We know that the Hannibal picture recalls a storm that Turner had witnessed in Yorkshire two years before he began this thrilling work. The subject is also more up to date than is suggested by the painting's title. Turner was thinking as much of Napoleon's invasion of Italy as of the Carthaginian general's doomed venture of centuries before. But, further, modern research suggests that this painting, and many others too were concerned with the general fate of empire. Turner thought not only of Carthage, Italy or France, but also of contemporary England. This is what he thought: empires rise and will always fall, their kings and commanders slain or dying through pride and avarice, their folly and glory always mixed, the people killed along with the nobles who had pressed them into foreign battles, the soul of a nation thus corrupted and slaughtered.
Here were the themes of Ruskin's Turnerian epic The Stones of Venice, conceived as the old painter was dying. So Turner did have a legacy in literature even though there were no significant painters who followed his example. Even though it is not explicitly about England, the basic premise of The Stones of Venice was that if England could not be true to herself then she too would fall and perish. Venice and its architecture presented an allegory of the dilemma of a quite different modern state. People who tease out the meanings of Turner's large subject pictures now believe that his themes were similar and that his depictions of architecture (often in ruins or, as in his House of Commons picture, in flames) are symbolic of the fabric of societies past and present. In other words, he had a sophisticated mind that blended mythology and history, so that a painting on such a remote subject as The Decline of the Carthaginian Empire of 1817 actually carried an immediate moral for Regency England.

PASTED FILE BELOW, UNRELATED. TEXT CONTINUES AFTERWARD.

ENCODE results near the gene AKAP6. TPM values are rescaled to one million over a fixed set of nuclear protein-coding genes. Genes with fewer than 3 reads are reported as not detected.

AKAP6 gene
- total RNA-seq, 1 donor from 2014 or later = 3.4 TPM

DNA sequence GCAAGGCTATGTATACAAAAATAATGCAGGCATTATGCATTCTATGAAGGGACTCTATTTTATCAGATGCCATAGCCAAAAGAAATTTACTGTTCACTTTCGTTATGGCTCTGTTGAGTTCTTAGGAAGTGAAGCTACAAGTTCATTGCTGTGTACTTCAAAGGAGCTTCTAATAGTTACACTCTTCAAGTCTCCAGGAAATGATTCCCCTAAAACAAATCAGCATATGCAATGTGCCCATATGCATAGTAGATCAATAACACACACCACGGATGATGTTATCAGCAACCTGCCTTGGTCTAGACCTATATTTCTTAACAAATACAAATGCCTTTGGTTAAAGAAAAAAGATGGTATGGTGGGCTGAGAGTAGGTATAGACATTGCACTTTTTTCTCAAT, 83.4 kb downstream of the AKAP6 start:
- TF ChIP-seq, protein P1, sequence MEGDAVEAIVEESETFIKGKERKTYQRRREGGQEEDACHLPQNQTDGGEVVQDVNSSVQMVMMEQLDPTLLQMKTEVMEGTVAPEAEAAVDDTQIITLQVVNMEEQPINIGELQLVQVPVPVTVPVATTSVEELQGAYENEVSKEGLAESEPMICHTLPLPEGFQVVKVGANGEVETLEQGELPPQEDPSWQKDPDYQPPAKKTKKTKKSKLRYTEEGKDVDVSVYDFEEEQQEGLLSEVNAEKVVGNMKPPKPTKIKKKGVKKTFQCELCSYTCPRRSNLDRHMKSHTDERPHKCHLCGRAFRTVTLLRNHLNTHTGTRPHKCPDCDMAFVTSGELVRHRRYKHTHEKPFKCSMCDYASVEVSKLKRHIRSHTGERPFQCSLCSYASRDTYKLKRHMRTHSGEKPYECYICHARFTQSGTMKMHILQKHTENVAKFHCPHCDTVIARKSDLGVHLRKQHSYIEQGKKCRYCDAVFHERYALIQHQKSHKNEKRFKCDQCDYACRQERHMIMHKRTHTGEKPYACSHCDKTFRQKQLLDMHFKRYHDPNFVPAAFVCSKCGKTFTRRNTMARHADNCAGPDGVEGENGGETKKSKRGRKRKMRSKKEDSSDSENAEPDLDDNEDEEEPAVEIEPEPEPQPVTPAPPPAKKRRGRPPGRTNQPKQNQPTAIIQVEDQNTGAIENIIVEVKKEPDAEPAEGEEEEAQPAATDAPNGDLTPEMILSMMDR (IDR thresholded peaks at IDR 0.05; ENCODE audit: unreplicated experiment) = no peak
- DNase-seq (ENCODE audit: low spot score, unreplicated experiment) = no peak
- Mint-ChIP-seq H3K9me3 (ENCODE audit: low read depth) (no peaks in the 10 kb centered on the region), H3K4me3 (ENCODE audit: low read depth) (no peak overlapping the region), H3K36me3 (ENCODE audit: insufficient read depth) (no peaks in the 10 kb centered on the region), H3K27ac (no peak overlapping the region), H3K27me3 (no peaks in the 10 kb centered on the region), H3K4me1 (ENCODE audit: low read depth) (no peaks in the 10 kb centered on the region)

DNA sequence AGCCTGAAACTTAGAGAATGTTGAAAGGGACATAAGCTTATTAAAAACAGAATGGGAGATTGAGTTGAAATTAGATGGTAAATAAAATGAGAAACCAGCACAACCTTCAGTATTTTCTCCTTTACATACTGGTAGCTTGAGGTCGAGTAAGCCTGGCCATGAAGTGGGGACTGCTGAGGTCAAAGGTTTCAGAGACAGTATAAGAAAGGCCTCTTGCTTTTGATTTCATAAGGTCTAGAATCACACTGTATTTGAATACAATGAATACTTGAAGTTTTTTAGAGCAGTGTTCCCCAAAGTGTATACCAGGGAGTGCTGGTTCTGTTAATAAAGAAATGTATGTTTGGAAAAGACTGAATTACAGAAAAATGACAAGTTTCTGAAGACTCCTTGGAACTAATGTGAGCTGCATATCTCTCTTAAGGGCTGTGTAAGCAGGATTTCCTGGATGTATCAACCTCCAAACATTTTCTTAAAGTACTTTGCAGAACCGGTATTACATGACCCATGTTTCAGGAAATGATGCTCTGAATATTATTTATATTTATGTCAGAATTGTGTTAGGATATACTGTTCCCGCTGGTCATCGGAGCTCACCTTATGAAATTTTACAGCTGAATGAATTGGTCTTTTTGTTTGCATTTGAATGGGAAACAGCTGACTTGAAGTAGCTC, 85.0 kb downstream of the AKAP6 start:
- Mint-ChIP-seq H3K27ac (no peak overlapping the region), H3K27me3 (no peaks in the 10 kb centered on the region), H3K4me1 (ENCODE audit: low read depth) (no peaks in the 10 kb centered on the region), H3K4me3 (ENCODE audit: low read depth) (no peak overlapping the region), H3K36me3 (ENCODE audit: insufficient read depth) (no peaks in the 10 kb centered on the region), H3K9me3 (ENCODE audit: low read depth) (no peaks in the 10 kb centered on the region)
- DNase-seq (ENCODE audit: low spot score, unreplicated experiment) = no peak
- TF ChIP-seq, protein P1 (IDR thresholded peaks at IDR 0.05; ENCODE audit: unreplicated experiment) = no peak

These matters are as cloudy as they are elevated. It is difficult to be specific about any of Turner's beliefs. Jack Lindsay, himself a man of the left, wanted to interpret Turner as a radical too. I think it more likely that Turner was an old-fashioned Tory of the sort that practically disappeared after the Reform Bill of 1832. The signs are that he shared this Toryism with Walter Scott, with many of his patrons, with the Ruskin family and with many others of Turner's generation, for it was also the Toryism of the shires and of humble people. The London artist came to know the rural and small-town poor of England during travels that were as important in their own way as his expeditions to Paris or Rome. He first went abroad in 1802, didn't get to Italy until 1819, but had been touring Britain since 1794, looking for watercolour subjects that could then be translated into profitable engravings. And what he found was not the picturesque but the state of his own country.